Smack / Oct 3, 2012 / 11:30 pm

Jeremy Lin Could Be Creating His Own Merchandise; The Hawks Go Up-Tempo

Jeremy Lin Featured In New Nike Sportswear Spot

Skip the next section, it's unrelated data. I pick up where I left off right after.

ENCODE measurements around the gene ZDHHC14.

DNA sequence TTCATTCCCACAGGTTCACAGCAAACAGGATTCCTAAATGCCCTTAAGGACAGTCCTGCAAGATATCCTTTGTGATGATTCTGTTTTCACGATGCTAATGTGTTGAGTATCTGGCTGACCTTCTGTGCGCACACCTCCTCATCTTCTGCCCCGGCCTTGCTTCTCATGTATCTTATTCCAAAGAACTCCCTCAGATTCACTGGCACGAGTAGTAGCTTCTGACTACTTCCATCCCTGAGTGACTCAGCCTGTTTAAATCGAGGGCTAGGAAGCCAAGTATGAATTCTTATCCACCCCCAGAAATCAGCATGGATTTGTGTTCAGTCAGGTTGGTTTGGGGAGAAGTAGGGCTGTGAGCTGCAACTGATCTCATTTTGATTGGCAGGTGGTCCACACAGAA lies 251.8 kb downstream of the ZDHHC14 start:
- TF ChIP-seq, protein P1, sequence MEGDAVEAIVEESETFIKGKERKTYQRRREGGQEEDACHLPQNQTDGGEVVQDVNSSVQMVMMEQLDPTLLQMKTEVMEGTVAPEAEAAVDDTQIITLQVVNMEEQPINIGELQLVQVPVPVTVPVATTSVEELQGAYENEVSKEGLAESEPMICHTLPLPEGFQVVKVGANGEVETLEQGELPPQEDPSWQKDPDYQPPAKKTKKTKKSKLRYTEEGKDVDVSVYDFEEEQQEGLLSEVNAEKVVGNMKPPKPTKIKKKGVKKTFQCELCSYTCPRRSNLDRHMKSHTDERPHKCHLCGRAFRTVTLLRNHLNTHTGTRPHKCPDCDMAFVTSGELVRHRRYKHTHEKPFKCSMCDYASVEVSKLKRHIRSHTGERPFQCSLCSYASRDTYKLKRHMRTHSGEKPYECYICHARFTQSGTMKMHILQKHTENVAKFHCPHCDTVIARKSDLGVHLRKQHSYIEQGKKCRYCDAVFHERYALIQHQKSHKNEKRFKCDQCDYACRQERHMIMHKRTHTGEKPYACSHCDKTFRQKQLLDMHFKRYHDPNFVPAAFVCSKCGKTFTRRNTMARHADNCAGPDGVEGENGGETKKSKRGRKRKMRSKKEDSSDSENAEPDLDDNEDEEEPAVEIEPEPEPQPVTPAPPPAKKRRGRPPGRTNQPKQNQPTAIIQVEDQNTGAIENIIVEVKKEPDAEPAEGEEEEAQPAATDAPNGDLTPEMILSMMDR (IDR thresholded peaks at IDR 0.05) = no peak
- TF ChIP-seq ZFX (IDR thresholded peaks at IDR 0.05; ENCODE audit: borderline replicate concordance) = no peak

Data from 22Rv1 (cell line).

Harvard graduate. Rags-to-riches basketball phenomenon. Apparel giant? That is the latest audacious accomplishment Jeremy Lin wants to achieve thanks to a reported line of licensed merchandise he’s working with Nike to develop, a line that would specifically outfit Harvard. Sports retail analysts broke it down by saying Haw-vud students are 18 percent Asian, and that that Asian market sees the college and NBA as being separate right now — two separate circles he has the unique capacity to join together in the world’s first nerd/NBA Venn diagram. Now, before you scoff at this know that Nike’s involvement would mean high-level products — they’re not going to let the world’s premier university (AKA, one of the world’s elite brands) look bad. Nike, we bet, sees two different circles in the Ivy League, too, and will subtly try to mix them. They’ll make the athletes look like they just walked out of a Jordan Brand commercial, while probably mixing together a casual line that looks as bespoke as Roger Federer at Wimbledon. Could be a vey interesting partnership. … Who else would you give their own school line to? We’d love to see suddenly high-fashion Tyson Chandler‘s Dominguez High line. Or what about “Kris: by Kris Humphries” a line for looking good and playing well in those cold Minnesota winters? Just a couple suggestions. … Flopping in the NBA is defined kind of how the Supreme Court termed obscenity, when it said, “I know it when I see it.” We all know flopping is the exaggeration to make a non-foul into a foul at its most basic level, but it also comes in so many forms that there’s no hard and fast way to define what a cookie cutter flop is. They come on offense and defense, on ball and off. We can all agree they’re terrible for basketball, though, like a hammer chipping away at its integrity. Well, Wednesday the NBA went after the perpetrators when it announced a $30,000 max fine for whomever violates their definition. They said they won’t likely publicize the fine, though, which seems like it hurts the message. Players get a stern wag of the finger the first time, a $5,000 fine for a second, $10,000 for a third and $30,000 for a fourth. Any more and it could mean a suspension, but that wasn’t specified. Of course, the Players Association filed an appeal right afterward. Be sure to watch our site tomorrow to hear if we think this is actually going to help or be simply window dressing. … Pretty sad news out of Memphis, where a VP of basketball operations was found dead in his apartment today at just 56. … Hit the jump to see what strategy the Hawks are cooking up …

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